Rakesh cubes his way to break records
In this incredible world of ours where people have their own hobbies and interests, there are a few who manage to carve out a unique place for themselves in this mix of unique hobbies that exist in the world. Some even take the hobbies further and make it something serious that leads them to a world of possibilities.
Rakesh M Vaideeswaran, a student of Class XI in the Hindu Senior Secondary school has a habit of solving the Rubik’s Cube in a staggering 10 odd seconds. India’s 11th fastest cuber, Rakesh has also picked up prizes in competitions. Here is what Rakesh shared with us:
Q: When did the hobby of cubing start and who introduced you to it?
A: I started cubing at the age of 12, when I was in grade VIII. I was taught to cube by one of my classmates, Ajay Narayanan. He is an official speed cuber and can solve a 3×3 Rubik’s cube in less than 17 seconds. He held the national record single for solving the skewb puzzle with a time of 5.26 seconds and is now ranked 2nd in the country for that puzzle (current national record is 4.98 seconds). I saw him teaching some of my friends the easiest way to solve the 3×3 Rubik’s cube. I really got interested on seeing the 6-coloured puzzle. I soon learned to solve it and was initially happy in being able to solve it, though not fast enough.
Q: When did you start to evolve into a serious cuber who wanted to make a hobby into something more?
A: I used to average like 2 minutes when I saw some of the speed cubing videos on YouTube. I then started to take cubing seriously and with practice, my average came down to 50 seconds. I attended my first competition in 2012 held at The Chennai Mathematical Institute. I averaged at 40 seconds when I attended the competition. I saw many speed cubers there and I also saw people who could solve the 3×3 in less than 12 seconds.
I was then inspired and wanted to improve my speed of solving as well. I was also determined to break the national record. I then began to practice everyday. I also learnt some advanced algorithms for solving the cube. After learning many algorithms, one can only get faster with practice. I did that and my speed gradually went up. Then I started to win some competitions with an average of 12-13 seconds. I came 2nd in the Shaastra Cube Open 2014 with an average of 13.28 seconds, 2nd in The CMI Open 2014 with an average of 12.57 seconds. I also came 2nd in the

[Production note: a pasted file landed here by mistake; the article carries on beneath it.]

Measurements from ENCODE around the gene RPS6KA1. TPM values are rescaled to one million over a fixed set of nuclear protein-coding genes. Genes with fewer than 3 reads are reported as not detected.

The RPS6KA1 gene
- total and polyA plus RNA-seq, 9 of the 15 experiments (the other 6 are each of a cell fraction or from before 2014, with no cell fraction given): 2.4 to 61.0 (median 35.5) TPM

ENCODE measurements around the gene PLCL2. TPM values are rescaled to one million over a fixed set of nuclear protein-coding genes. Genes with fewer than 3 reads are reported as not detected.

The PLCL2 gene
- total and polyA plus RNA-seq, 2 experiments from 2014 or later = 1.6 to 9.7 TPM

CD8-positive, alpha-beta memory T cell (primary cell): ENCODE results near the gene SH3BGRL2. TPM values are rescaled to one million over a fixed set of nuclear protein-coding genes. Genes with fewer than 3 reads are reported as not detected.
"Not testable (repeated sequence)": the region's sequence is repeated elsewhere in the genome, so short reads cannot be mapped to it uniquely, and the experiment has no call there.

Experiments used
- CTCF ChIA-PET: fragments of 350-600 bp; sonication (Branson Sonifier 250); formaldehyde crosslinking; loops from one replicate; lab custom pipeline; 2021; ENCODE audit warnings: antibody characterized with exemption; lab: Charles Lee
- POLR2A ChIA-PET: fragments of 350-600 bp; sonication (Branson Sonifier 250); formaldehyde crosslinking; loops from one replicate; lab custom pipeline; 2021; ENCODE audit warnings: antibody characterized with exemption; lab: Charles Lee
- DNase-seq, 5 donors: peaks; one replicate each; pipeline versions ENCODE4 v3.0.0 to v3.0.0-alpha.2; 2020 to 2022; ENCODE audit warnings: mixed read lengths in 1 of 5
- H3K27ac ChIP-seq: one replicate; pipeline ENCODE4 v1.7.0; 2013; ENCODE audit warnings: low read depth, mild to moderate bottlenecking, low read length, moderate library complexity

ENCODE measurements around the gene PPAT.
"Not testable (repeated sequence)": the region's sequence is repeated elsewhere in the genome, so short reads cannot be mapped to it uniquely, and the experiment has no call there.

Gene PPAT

C3 Open with an average if 11.91 seconds.
Q: One of your more amazing skills is solving the cube blindfolded! How do you do this?
A: Blindfolded cubing involves memorising the cube and then solving it. The total blindfolded time includes the memorisation time as well as the execution time. But blindfolded solving is not as hard as it sounds. The cube is memorised using a sequence of alphabets or numbers assigned to each sticker of the cube. The execution involves performing 10-15 move algorithms that affects only a small portion of the cube.
The world record for solving the 3×3 blindfolded is 23.80 seconds, which involved 10 seconds of memorisation and 13 seconds of execution. I can solve the 3×3 blindfolded in about 3 and a half minutes. However , I don’t take blindfold cubing seriously. I am happy that I can solve the 3×3 blindfolded.
Q: What are your other hobbies and passions?
A: Apart from cubing, I like cricket, volleyball, carrom board and chess. I also like to watch movies. But I like nothing as much as I like cubing. My goal is to break the 3×3 national record single and average (current national record for the 3×3: 8.29 single , 10.13 average). I still practice for about half an hour a day so that I don’t lose my speed.
Rakesh has been amazing at cubing for almost 3 years now. His records are published on www.worldcubeassociation.org as well.
We took leave wishing this prodigy to bring further laurels and glory to the school and himself by cubing his path to fame.